Thursday – Exodus 31 (Jehovah Mekoddishkem – The Lord who sanctifies you, Exodus 31:13)

Righteousness and sanctification go hand in hand, so even though Exodus 31 and Jeremiah 23 are separated by hundreds of years their ideas are the same.  This shows the continuity of God.  It shows us that God is the same yesterday, today and forever.  God is the one who makes us righteous and God is the one who sanctifies us.  The word sanctification means to consecrate or to cleanse.  It means to dedicate and to purify.  It means to make holy and to make whole.  God takes us and dedicates us as a people for Himself.  He purifies us and cleanses us.  He make us holy and the only way that happens is through His blood on the cross.  All of this makes us whole.  Let that sink in for a minute, we are not complete with a relationship with God, but when He sanctifies us through His death on the cross He makes us whole and He makes us holy.  What an amazing God we serve.  We aren’t holy through our own actions, but we are holy through what Jesus has done.  When we put our faith and our trust in Him we are cleansed and purified.  We become His holy people and we become complete.  Jesus is what makes us complete, not our earthly relationships or the things we have.  Those relationships and things may be good and we should be thankful for them, but they don’t complete us, only Jesus can do that.  After all He made us to have a relationship with Him and as every name of God shows we need that relationship more than we need anything else.  

Friday – Genesis 22 (Jehovah Jireh – The Lord my provider, Genesis 22:13-14)

We know the story Abraham and Isaac.  We know how God stepped in and provided a ram for the sacrifice.  We know how this story points us to Jesus and how it also calls us to obedience.  It is one of the most important stories in all of Scripture and it reminds us of the wonderful truth that God provides for us all we need.  He is our shepherd and provides us with a relationship with Himself.  He provides us righteousness through His blood on the cross.  He provides us with holiness and He makes us whole.  He provides us with His presence and then gives us the wonderful promise that He will never leave us or forsake us.  This is how good God is, He provides us with all that we need and He takes care of our greatest need which is to have a relationship with Him.  The Lord is our Provider.  He provided the sacrifice for Abraham and He provides for us through the sacrifice of His son.  God is that good and we need to praise Him for His goodness and His grace.  We need to thank Him for Jesus!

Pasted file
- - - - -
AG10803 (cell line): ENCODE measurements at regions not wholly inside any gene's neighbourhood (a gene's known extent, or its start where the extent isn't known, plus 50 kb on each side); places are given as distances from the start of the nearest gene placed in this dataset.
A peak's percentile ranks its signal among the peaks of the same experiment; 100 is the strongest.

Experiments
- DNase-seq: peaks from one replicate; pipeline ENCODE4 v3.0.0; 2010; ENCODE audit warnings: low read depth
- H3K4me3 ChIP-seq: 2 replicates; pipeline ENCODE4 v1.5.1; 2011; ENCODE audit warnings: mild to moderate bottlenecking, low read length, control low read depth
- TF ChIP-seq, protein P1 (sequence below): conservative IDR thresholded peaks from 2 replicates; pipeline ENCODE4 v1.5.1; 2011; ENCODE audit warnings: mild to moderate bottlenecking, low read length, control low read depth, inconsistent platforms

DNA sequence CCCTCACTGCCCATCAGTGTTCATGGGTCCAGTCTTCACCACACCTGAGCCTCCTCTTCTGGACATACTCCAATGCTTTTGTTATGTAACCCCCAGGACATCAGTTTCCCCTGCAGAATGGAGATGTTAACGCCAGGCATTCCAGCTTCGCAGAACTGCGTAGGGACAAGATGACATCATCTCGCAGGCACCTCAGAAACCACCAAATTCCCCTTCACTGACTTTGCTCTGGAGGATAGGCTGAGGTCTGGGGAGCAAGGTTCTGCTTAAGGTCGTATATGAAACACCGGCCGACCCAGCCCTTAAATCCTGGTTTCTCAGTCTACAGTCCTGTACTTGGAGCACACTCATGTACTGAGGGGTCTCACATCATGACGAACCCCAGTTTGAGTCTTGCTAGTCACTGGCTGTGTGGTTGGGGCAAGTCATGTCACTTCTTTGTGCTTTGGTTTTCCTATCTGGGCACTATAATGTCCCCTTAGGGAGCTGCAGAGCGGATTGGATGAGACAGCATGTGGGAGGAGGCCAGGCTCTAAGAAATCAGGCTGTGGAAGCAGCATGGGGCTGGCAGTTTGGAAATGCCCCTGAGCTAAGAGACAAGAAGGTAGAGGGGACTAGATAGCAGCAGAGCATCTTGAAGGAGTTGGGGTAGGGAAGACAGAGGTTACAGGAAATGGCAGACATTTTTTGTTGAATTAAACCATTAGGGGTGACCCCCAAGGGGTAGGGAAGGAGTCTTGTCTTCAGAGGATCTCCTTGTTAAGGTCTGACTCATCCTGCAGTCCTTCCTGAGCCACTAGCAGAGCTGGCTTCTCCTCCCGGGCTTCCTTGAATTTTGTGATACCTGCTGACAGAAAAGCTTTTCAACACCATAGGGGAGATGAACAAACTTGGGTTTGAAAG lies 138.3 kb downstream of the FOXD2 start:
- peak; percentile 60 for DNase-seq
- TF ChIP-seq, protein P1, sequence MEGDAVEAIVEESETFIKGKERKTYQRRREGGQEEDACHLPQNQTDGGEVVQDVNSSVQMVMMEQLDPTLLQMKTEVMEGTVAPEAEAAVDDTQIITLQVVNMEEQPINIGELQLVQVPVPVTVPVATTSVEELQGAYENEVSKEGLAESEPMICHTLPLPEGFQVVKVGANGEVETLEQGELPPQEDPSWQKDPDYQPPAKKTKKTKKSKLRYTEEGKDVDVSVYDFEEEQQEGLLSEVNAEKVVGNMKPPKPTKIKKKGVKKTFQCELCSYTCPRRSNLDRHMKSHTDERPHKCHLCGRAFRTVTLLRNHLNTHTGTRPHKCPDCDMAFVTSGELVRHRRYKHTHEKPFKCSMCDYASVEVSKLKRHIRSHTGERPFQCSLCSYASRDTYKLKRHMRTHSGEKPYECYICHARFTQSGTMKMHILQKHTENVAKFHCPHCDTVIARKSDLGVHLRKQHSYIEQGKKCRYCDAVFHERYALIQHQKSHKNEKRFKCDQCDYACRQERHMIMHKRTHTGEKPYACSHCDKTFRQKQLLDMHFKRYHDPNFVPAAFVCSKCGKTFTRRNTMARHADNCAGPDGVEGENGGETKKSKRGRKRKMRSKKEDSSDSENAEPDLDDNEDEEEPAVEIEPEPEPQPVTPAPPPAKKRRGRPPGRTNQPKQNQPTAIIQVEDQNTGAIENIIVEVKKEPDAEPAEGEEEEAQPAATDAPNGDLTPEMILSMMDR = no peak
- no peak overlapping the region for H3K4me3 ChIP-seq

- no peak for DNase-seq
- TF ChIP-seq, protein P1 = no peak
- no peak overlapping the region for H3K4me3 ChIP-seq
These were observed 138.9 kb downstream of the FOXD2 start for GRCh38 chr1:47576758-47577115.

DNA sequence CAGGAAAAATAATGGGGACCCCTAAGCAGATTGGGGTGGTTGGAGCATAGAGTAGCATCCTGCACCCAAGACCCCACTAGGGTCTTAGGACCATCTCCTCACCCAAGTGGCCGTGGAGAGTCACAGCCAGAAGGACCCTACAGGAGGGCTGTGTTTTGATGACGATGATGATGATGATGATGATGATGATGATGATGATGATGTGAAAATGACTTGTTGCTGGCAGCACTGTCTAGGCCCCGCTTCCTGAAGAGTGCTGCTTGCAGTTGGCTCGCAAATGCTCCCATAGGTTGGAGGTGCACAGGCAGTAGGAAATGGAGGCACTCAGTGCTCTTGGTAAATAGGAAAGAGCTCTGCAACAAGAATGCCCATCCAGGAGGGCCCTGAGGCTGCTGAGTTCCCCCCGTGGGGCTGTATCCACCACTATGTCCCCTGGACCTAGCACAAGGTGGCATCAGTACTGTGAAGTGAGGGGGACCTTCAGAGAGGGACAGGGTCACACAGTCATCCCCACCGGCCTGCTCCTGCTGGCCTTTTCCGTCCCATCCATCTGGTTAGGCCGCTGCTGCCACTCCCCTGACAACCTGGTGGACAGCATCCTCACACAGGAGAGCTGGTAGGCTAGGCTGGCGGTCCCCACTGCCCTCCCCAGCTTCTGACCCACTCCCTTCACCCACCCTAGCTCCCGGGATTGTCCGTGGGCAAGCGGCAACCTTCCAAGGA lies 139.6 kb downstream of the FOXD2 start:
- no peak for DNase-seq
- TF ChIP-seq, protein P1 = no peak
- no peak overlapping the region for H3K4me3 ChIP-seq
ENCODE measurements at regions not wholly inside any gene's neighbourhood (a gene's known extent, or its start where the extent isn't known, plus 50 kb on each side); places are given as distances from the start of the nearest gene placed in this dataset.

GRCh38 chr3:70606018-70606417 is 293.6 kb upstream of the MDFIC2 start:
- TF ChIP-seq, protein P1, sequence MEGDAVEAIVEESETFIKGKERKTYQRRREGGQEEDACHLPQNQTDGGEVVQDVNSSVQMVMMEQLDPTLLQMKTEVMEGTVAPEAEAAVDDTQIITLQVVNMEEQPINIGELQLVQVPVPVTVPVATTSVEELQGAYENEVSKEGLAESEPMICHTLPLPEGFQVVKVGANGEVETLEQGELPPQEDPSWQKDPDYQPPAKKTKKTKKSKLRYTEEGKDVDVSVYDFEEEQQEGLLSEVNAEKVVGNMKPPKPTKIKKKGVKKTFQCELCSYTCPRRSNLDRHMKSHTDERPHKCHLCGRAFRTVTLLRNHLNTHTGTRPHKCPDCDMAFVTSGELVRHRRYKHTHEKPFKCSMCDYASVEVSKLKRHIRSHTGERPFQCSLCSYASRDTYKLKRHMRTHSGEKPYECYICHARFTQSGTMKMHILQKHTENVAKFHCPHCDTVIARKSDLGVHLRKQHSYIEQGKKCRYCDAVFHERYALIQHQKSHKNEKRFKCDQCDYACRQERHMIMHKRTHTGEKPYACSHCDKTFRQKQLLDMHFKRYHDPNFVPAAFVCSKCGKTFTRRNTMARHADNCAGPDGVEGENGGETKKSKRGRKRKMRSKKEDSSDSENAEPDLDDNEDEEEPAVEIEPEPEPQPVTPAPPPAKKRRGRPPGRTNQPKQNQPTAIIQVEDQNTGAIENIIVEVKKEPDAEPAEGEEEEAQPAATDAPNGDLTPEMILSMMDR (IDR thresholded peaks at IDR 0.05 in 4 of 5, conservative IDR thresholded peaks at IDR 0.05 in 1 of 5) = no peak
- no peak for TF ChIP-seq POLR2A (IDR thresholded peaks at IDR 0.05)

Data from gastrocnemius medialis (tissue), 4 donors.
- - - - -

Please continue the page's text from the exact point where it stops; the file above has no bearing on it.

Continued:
The PATH, August 3-9, 2020

The PATH, August 3-9, 2020

Theme: This week we will continue looking at the majesty of God.  This time we will use Psalms 42 and 43 to see what they teach us about God’s power and His glory!

Monday – Psalm 42:1-8

Several months ago we experienced a terrible storm that left us without power for a few hours.  The two youngest boys panicked because they weren’t used to dealing with the darkness without any electricity.  We decided that we would go and drive around to pass the time until the power came back on.  Since that time every time it gets cloudy Isaac asks, “daddy is it going to storm?”  Most of the time I’m able to assure him and tell him that it’s just clouds and that they will quickly pass.  Sometimes however I can’t tell him that because I know that the storm is getting ready to be raging.  What do I do then? I just simply assure him that we are going to be okay.  I tell them that most likely the electricity isn’t going to go out and that if it does it will come back on and we will be okay.  Thankfully the last few storms have come through at night and they have slept right through them.  They were at peace in the storm.  How? They know that they are loved and that they are secure.  In Psalm 42 the psalmist is going through a storm, and he knows that he is in the middle of the storm.  It is raging all around him, but God keeps him from panicking because he sends his faithful love during the day and gives him a song at night.  He turns to God in worship and in prayer and when he does he finds the peace that he needs.  Peace in the midst of a raging storm.  I would say to you that we certainly need that today.  Life in 2020 seems to be one constant storm, but even as the thunder rolls we can find peace and assurance in the love and faithfulness of God.  He is our security and when we turn to Him we can experience His love in the day and be given a song in the night.  That is how good God is.

Tuesday – Psalm 42:1-9